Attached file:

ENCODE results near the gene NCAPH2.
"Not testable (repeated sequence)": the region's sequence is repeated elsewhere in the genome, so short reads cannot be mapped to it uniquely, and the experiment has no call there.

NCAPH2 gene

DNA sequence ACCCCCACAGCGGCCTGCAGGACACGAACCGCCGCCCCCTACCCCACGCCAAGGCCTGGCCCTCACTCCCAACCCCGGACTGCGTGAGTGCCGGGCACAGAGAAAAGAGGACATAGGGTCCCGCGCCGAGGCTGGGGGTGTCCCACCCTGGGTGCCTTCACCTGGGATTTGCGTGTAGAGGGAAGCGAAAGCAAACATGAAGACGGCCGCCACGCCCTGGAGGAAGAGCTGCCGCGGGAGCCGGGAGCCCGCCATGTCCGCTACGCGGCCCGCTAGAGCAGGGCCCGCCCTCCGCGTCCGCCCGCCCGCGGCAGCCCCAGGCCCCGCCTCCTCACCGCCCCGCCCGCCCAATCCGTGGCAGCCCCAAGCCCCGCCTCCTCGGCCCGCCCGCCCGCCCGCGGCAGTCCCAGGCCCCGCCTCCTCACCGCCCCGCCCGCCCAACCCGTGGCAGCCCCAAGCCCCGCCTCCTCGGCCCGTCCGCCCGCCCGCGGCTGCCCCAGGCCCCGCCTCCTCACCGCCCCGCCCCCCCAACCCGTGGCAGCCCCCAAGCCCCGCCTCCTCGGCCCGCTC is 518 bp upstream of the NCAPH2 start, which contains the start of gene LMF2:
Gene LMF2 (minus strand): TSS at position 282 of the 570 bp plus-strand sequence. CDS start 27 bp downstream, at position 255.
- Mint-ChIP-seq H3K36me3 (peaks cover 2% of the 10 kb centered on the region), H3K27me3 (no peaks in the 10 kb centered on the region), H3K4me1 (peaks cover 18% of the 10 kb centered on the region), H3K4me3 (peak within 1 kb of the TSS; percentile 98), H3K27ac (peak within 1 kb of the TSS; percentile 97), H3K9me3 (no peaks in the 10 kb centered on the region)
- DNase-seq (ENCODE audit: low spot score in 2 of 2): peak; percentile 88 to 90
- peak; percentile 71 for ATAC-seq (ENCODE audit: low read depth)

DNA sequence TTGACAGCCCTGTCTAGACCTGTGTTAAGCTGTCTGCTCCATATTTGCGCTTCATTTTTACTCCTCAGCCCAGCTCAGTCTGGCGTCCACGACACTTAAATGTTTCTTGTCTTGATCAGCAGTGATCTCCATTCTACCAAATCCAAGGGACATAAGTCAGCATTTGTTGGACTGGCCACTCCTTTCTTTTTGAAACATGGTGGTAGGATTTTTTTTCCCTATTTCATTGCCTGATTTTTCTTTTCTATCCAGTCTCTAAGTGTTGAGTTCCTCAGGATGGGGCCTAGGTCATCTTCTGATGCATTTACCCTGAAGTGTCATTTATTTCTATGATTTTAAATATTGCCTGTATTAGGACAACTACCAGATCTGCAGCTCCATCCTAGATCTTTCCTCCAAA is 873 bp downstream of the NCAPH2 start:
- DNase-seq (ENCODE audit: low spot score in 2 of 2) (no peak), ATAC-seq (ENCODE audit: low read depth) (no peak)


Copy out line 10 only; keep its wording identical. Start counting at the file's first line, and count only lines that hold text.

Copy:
- DNase-seq (ENCODE audit: low spot score in 2 of 2) (no peak), ATAC-seq (ENCODE audit: low read depth) (no peak)